Boris Johnson has just announced that he wants an election on 12 December. But he’s going to need cooperation from MPs outside his own party to do it.
It’s not actually in the Prime Minister’s gift to call a general election.
That power was stripped from Number 10 by the Fixed Term Parliaments Act (FTPA). The law was introduced in 2010 as an insurance policy for the Liberal Democrats, who worried that their Conservative coalition partners would call a snap election once the opinion polls were in their favour.
The FTPA says two thirds of MPs must vote in favour of an election before one can take place.
With a working majority of minus 45, that’s going to be tricky for Mr Johnson. He needs 429 MPs to back him, but there are only 288 members left on the Conservative benches. So he’ll need a decent chunk of MPs from other parties to support the motion.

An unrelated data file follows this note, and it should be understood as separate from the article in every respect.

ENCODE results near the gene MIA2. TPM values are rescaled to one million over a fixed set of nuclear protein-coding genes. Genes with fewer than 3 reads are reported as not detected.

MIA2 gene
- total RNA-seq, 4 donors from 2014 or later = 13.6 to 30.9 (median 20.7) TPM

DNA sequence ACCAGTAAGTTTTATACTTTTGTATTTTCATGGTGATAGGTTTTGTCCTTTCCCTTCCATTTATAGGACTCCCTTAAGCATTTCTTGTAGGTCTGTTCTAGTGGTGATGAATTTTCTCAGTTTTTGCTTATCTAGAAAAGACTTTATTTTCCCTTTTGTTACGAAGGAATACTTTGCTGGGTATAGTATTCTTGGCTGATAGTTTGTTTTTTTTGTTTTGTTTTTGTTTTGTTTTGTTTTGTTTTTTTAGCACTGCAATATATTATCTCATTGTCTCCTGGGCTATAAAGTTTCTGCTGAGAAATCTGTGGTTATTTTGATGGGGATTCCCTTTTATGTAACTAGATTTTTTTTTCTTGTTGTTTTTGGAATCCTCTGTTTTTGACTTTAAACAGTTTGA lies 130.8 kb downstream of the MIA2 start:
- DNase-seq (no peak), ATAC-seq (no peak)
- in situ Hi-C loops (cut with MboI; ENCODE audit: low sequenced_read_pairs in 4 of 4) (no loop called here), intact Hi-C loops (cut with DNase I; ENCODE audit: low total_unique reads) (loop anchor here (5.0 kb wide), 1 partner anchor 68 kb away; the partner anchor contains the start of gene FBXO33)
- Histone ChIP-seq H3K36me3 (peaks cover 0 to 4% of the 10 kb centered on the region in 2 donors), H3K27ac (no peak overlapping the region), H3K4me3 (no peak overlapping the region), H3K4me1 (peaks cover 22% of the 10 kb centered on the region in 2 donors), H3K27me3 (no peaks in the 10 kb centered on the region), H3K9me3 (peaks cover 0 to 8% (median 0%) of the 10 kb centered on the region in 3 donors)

Alternatively, the government could table a one-line bill that says something like “notwithstanding the Fixed Term Parliaments Act, there will be a General Election on 12 December 2019.”
The advantage of this for Mr Johnson is that he’d only need to get a simple majority of MPs to support it – i.e., 50 per cent plus one.
But there’s a catch: a bill of this kind could be amended by opposition parties. MPs have already mooted the idea of an amendment to allow 16 and 17-year-olds to vote.
Jeremy Corbyn has said he’ll help trigger an election once the threat of a no-deal Brexit on the 31 October has been eliminated. It’s possible that Labour or other parties would table amendments to make sure this is the case.